This is the second part of The Big Fat Wedding, you can find the rest here:
Like every wedding there are pre-wedding rituals that must be adhered to before the real business of joining two families starts, and this grand wedding was no different.
In a more western tradition, this wedding started with a welcome dinner for guests that gave us a quick glimpse of the incredible festivities to come. It was then straight into the girls-only Mehendi ceremony. There was also a “secret men’s” event, but of course I wasn’t privy to it. Needless to say some of the men chose to crash the Mehendi instead, so it goes without saying that girls really do have more fun.
Mehendi refers to where henna is decoratively applied to the bride’s hands, arms and feet (traditionally the the groom also has a small amount applied to him as well).
The event is meant to be fun, festive and light-hearted, and this was certainly no exception. It was really like a fun day at the spa with a bunch of girlfriends. There was champagne, women lounging on cushions being pampered as their hands and feet were delicately painted and lots of laughter in the air.
The ceremony has several meanings. It shows the love between the couple, the darker the bride’s mehendi colour the deeper her love for her husband. Some believe that mehendi is applied for medicinal reasons, to help ease the stress of a wedding. Henna is believed to relax the body and reduce headache and fever. So by applying it before her wedding, it calms the bride and makes sure there are no headaches on her wedding night.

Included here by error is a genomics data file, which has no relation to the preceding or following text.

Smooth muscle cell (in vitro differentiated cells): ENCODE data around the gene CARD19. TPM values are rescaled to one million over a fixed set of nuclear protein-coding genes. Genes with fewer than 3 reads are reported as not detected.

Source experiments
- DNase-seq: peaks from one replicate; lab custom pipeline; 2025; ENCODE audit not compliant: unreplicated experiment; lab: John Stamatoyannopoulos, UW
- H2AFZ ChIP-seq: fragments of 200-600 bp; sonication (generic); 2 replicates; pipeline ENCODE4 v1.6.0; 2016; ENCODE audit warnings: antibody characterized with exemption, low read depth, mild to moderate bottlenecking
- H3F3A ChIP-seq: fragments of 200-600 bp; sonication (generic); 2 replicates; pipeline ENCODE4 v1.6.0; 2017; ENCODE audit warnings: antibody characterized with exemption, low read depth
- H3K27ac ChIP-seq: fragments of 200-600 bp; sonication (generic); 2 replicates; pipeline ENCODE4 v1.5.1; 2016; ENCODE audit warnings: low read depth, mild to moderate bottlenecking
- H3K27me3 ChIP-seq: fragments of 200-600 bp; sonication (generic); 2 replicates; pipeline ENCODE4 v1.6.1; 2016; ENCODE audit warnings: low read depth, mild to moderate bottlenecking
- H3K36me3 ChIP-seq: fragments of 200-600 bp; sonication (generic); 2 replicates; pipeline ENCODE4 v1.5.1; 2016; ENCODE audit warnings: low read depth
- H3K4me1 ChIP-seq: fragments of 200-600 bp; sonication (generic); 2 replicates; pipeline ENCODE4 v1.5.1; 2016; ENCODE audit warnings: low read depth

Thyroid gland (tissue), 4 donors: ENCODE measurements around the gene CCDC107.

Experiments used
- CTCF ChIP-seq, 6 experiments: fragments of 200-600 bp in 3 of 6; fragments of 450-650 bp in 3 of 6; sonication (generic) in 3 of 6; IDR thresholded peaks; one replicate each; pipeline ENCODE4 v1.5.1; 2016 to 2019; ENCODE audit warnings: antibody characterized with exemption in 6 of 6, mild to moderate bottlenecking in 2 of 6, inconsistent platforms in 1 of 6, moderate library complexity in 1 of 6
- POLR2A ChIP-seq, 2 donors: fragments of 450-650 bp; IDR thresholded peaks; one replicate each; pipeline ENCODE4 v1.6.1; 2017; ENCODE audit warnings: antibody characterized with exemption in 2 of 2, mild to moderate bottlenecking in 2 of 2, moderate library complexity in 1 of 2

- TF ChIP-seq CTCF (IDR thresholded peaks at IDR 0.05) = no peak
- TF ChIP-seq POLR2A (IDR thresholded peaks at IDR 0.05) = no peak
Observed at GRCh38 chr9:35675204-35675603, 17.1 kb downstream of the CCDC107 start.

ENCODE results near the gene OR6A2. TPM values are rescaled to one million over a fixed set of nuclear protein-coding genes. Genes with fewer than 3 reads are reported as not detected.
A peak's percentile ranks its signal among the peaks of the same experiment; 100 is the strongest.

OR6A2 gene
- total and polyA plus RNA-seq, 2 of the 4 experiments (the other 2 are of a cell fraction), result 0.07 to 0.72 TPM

All the female guests also joined in and had themselves painted in henna as well. The artists worked very quickly when creating the patterns, with the henna going on wet. It takes a while to dry, and it can be up to an hour or more before you can use your hands again after having henna applied.
There was also a bangle store, because really, perfectly henna’d hands look incomplete without some bright bling.
But my favourite touch was the fortune teller. This sweet man relied on his trusty bird to select my fortune. The bird came out of its brightly decorated box and diligently discarded card after card until it came across the one that felt right for me. The cards were similar to tarots, in that each had a different figure that they represented and a different meaning. I must have got the lucky one, because according to the fortune teller my future will be full of love, wealth and harmony. Lucky me!
To get everyone warmed up for the wedding, we were then all treated to a lesson in Bollywood.
This proved to be a great idea, as the dance fundamentals that were learnt here were honed and mastered over the next few days at the Sangeet and Reception.